One of the cool moments for me about K’s piece was that it sent me back to my essay in Ecology, Writing Theory, and New Media–in a sense, that essay’s actually all about this issue. And the fact that it appears in a book that’s library-priced only underscores the point. Anyhow, among the recommendations I make there is one about turning our graduate seminars more towards seriality. Let me quote liberally:
[Alex’s piece on “how to do things with a humanities phd” just came across my reader, and it occurred to me that the idea of “microecology” links up nicely with what I’m suggesting above. He writes: “A microecological approach, at least as I see it, suggests that elements might combine in unexpected ways, and that while the totality, seen from a great distance, might look the same (i.e. from the outside an English department still looks like an English department), from the inside (of any discipline), the relations might look very different.” Metonymy!]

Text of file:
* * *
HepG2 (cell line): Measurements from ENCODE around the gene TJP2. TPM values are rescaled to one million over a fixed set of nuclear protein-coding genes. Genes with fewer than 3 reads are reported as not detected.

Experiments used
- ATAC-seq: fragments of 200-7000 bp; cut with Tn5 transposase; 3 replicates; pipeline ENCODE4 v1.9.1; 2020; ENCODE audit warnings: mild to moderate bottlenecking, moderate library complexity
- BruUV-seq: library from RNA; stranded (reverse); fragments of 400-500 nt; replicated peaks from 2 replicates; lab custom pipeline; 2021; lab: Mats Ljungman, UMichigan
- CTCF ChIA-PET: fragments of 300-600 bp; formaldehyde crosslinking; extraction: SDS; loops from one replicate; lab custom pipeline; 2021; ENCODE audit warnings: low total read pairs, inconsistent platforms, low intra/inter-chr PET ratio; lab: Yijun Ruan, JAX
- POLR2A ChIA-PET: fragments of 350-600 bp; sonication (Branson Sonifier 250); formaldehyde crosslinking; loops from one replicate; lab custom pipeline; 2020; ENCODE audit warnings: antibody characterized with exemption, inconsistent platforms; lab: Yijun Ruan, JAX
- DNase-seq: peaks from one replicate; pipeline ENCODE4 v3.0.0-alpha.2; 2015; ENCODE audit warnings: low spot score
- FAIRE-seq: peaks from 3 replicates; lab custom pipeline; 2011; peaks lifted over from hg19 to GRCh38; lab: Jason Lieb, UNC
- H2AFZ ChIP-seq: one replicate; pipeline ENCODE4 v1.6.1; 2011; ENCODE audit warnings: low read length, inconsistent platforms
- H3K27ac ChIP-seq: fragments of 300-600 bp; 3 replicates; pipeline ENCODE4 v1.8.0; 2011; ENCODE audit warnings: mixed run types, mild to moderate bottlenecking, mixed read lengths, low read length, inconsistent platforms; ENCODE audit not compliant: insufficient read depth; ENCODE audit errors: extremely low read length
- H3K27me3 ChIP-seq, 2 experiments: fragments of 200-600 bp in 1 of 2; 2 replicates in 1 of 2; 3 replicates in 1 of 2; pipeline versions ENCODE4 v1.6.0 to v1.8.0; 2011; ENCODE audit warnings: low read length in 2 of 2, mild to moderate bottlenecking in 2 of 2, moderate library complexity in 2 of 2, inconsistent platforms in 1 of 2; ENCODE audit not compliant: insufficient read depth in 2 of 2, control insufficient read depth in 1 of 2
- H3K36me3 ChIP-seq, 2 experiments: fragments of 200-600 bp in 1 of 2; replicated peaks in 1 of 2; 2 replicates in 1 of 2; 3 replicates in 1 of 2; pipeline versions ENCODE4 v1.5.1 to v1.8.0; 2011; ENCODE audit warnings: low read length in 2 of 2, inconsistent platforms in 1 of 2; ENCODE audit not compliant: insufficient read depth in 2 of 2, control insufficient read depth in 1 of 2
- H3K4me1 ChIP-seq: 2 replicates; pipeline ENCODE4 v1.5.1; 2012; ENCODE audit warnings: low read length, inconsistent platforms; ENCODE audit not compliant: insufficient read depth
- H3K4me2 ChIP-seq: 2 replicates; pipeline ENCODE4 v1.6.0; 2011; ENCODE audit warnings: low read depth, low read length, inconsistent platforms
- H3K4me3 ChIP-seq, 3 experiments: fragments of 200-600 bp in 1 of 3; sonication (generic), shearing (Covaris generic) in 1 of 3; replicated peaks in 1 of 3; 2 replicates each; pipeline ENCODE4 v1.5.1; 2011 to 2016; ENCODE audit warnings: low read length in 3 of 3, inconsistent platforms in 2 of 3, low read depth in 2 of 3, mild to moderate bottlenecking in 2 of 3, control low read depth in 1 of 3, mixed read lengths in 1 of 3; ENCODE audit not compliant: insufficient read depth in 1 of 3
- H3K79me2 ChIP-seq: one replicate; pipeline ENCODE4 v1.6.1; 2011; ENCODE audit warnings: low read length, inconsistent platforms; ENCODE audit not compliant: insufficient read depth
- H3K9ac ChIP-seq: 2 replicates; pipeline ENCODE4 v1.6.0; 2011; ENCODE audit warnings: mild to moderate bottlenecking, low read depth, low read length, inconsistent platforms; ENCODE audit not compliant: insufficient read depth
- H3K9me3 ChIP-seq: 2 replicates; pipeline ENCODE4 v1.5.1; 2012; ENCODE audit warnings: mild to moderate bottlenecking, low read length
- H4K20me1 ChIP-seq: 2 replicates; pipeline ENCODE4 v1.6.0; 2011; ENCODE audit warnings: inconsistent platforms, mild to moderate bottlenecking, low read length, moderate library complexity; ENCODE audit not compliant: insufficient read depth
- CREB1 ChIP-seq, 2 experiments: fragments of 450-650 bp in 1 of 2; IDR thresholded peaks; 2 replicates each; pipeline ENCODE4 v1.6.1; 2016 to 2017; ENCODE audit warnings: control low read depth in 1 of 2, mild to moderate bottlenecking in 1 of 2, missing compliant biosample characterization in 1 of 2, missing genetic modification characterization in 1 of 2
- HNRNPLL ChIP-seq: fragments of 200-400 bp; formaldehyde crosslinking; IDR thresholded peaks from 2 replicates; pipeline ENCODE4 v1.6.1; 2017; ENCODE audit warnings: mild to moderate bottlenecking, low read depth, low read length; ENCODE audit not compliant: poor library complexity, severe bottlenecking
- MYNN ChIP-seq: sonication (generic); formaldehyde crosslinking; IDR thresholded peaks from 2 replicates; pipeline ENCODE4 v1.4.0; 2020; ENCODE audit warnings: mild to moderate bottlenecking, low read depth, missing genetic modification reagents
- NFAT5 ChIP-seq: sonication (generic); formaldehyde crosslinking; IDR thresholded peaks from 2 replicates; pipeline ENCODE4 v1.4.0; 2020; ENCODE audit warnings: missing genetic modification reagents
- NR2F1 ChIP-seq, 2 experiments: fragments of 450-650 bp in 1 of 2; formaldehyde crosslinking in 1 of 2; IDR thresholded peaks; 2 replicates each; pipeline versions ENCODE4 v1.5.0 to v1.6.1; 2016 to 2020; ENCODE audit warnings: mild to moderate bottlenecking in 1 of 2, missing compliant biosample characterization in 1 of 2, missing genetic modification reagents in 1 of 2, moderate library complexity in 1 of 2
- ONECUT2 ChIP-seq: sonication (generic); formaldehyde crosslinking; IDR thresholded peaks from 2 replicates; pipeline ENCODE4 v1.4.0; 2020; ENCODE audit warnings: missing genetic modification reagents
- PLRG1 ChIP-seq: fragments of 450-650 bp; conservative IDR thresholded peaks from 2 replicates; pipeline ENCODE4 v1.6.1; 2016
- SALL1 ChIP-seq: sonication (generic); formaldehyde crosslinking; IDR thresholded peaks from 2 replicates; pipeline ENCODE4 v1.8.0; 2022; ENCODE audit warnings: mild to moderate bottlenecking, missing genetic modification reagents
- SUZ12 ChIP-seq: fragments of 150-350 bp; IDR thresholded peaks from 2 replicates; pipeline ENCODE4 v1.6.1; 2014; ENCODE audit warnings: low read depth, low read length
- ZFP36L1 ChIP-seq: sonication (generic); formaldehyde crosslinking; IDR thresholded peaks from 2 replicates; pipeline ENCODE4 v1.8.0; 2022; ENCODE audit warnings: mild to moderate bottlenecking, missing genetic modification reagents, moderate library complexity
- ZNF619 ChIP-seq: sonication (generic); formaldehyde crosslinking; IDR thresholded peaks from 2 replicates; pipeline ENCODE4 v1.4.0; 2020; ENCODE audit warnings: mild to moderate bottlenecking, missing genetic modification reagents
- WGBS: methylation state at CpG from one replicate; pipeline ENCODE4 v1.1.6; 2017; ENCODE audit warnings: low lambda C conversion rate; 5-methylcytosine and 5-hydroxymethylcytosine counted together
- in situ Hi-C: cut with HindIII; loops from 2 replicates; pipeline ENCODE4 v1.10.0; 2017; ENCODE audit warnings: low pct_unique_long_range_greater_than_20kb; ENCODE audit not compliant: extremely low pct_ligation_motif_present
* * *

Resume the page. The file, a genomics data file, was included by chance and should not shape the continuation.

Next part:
As disciplines grow, and the ground that we must cover in our courses increases, the temptation is to rely more and more heavily on the shortcuts we develop, synoptic texts, surveys, anthologies. We rely upon the consensus of the field to determine our texts, comfortable in the assumption that while our students might not be exposed fully to the conversations in the field, they’ve acquired some sense of what’s important. As I hope I’ve implied above, one problem with such shortcuts is that they skip over the very processes our students need to understand to arrive at that perspective. There is no single, correct model that could be applied to every subject matter, but one important step we might take is to treat at least some of our graduate courses less as sites of coverage and more as sites of topical development. In other words, our courses could serve as disciplinary simulation, where students can study a topic or issue as it unfolds in the discipline over a particular interval, even if that unfolding doesn’t provide the coverage that a more synoptic survey might.